Lucy Valentine @ Springtij Festival 3, Haarlem, Netherlands, March 15, 2024

Lucy Valentine

Lucy Valentine @ Springtij Festival 3, Haarlem, Netherlands, March 15, 2024,

Mar 19, 2024

Photography by Springtij Festival
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Sometimes there are gigs that you really want to go to, but just can’t. Tonight was one of them. Lucy Valentine was playing in Haarlem, Netherlands, as part of the Springtij Festival 3. I sadly didn’t have the financial, spiritual, ethical or moral reserves to attend the festival. Luckily, the gig was being streamed live. Though the rest of the line-up was pretty great. Pascal Plantinga, Carmen Jaci and Leonie Roessler. Not that shabby at all, right?

I logged on a few minutes early, just in case things were ahead of schedule. They weren’t. This gave me a chance to check out the stage. The set was dressed sparsely. Valentine sat with the guitar across her knees. The backdrop featured floor to ceiling curtains. These were illuminated by a blue light. This conjured up memories of David Lynch. The chilling classic Blue Velvet and Twin Peaks Red Room immediately came to mind. It created a chilling image in my mind. The night’s MC introduced Valentine in Dutch. At one point he said, jokingly, “She can’t understand us anyway” to which Valentine looked up from her seat and laughed.

The set started with Valentine bowing the saddle section of her electric guitar. Sometimes notes were played, others not. Volume and tone knobs were moved. The sound changed slightly, but the mood stayed the same. The results were awe inspiring. These haunting sounds were then looped to create gargantuan drones. Oppressive, claustrophobic and dank was the order of the day. At various points church bells rang. I wasn’t sure if this was intentional or not, it probably was, but the effect added another layer of reverence to the proceedings. The music picked up pace and the maelstroms of noise became more and more concentric. As the set continued, so did the bowing. About halfway through the bowing stopped. It took a while for the drones to catch up and die. Valentine then finger picked the guitar conventionally. This section was the most beautiful of the set. It offered a slight respite. And here Valentine flexed her musical muscles. The finger picking had a slight folk tinge to them, but played through her electric guitar and an array of unseen pedals, the notes took on an edge that made them sound both sinister and warming. Valentine’s playing was fluid, technically hypnotic, and most of all, bags of fun. You could tell she was enjoying this section of the set. Recently she has learnt to play the lute, and this has only improved her playing. I was so swept up in the tender beauty of the music I almost forgot to breathe. Under this achingly beautiful music the drones kept playing out, until they stopped. At this point Valentine started knifing her guitar strings in gentle circles. At first it was tender, almost inaudible, but as the cycles repeated and repeated and skewed, they started to get heavier and more abrasive until there was a wall of noise and confusion. Then the music stopped. Valentine put down her guitar and it was all over. The crowd exploded in a round of applause. I was also clapping at home. Much to my neighbours’ bemusement, I’d imagine.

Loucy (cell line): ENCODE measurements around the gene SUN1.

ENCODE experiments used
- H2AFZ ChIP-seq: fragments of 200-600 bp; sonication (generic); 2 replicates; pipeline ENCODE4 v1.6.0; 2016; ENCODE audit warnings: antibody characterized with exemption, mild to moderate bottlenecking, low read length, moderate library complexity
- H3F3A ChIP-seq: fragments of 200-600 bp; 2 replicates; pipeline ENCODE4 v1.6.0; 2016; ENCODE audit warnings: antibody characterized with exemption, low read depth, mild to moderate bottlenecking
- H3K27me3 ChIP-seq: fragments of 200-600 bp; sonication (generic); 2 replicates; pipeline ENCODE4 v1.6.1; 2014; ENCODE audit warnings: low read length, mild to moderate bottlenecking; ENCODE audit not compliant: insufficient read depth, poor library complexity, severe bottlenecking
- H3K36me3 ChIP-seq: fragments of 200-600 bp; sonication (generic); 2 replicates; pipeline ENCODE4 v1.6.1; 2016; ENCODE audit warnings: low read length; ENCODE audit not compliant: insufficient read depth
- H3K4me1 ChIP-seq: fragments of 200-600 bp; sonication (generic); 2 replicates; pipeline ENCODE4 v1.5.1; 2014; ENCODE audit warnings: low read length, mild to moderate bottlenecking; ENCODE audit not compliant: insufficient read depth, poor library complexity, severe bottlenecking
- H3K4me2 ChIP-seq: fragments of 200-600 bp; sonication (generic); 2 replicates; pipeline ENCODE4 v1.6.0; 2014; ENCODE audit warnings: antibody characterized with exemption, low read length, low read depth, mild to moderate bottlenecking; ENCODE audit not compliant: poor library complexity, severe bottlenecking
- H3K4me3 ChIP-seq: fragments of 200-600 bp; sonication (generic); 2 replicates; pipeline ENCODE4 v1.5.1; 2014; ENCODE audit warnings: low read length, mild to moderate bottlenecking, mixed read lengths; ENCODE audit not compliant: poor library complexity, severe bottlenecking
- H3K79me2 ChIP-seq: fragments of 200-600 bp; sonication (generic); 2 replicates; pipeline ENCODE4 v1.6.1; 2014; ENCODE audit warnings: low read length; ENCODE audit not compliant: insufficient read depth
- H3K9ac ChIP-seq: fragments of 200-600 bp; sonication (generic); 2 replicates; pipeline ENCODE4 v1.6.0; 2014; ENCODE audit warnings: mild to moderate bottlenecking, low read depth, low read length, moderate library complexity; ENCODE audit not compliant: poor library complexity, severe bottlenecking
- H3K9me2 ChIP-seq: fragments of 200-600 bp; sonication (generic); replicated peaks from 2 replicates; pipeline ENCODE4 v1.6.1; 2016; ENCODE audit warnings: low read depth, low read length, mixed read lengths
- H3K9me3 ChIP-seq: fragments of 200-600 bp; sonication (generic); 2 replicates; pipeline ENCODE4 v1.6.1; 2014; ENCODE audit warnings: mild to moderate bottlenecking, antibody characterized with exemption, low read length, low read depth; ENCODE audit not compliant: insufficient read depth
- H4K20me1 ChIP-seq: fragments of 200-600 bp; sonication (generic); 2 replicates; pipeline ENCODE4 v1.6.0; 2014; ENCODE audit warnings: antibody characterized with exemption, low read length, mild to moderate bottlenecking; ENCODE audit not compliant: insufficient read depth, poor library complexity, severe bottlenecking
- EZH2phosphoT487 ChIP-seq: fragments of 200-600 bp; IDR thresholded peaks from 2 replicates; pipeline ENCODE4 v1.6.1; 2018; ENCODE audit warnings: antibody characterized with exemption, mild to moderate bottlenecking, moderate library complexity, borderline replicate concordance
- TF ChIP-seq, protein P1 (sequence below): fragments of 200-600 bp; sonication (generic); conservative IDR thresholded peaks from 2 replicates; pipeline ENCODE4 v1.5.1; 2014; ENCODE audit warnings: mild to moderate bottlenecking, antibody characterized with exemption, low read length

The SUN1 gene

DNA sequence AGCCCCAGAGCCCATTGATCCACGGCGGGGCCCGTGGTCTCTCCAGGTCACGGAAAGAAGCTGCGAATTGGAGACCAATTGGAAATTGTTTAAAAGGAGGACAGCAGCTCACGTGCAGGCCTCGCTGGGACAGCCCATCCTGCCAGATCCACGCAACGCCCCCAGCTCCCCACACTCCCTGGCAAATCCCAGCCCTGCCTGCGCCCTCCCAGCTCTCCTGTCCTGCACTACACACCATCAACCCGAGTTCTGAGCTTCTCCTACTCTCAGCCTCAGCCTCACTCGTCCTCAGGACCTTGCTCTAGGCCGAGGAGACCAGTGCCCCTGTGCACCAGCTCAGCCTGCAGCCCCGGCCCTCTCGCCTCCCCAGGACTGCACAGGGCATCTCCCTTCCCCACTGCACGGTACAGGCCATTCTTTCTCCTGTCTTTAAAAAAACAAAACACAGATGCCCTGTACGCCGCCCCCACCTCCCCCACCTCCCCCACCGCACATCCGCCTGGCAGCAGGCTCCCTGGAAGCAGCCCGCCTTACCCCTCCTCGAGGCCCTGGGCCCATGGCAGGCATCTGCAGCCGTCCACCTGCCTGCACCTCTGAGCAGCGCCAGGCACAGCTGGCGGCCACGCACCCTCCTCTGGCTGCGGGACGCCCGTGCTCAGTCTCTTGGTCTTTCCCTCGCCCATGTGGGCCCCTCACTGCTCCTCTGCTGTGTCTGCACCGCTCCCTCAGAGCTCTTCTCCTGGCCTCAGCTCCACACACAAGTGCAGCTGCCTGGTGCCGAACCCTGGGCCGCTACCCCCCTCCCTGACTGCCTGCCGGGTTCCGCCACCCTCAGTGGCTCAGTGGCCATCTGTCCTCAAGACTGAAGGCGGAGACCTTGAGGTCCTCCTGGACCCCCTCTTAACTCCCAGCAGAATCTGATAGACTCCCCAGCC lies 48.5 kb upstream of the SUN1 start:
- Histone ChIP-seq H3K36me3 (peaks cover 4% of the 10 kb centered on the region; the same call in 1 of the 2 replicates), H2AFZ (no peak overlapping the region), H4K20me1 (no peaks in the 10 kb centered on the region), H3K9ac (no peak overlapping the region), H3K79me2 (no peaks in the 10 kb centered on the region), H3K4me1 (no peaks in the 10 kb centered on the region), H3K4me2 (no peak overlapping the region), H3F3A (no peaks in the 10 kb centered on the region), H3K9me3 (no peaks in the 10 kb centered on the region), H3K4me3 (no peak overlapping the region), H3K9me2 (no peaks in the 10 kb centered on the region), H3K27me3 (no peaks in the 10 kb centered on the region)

Throughout the set the vision mixer cut between three cameras. A long shot, showing the seated front row of the audience, one from the side that allowed us to see what Valentine was doing in more detail and one that was from behind her. The camera mostly stayed on the side shot, as that was where all the heavy lifting was going on, but cutting between the three did give a sense of flux that suited the music.

The downside to watching this live, as opposed to being there, is you miss some of the dynamic nature of the set. Gone is the heat from the speakers. The smell of the curtains. No talking to people at the show. And the sheer volume that the set reached live. The pros were that after watching I was already at home, so I didn’t have to worry about transportation to not get back at silly o’clock. Of course I would rather have been there, but as the gig was taking place in another country, I was happy enough to watch it live. If the gig had been a few miles down the road I might have felt differently about steaming it, instead of heading out.

Lucy Valentine is one of the most interesting and innovative guitarists in the UK at the moment. She doesn’t play the guitar like anyone else I’ve seen or heard. It was great to see her play live so I could see exactly what she was doing to get those sounds, because usually I’m left scratching my head. Her latest album, 2023’s ‘Vaults of Heaven’, featured mellotrons and a liberal dose of drone. It was glorious. Sadly, not very practical to perform live, but this was the next best thing. If you are a fan of experimental music, I implore you to check out Valentine if she ever plays in your town. You won’t be disappointed.

At the end of the show, I sat contemplating what I’d just witnessed. Then I closed down my laptop and 30-seconds later I was in my living room and back into the fray to normal life. While I missed out on a wonderful live experience, I’ll take that commute time to get home again.

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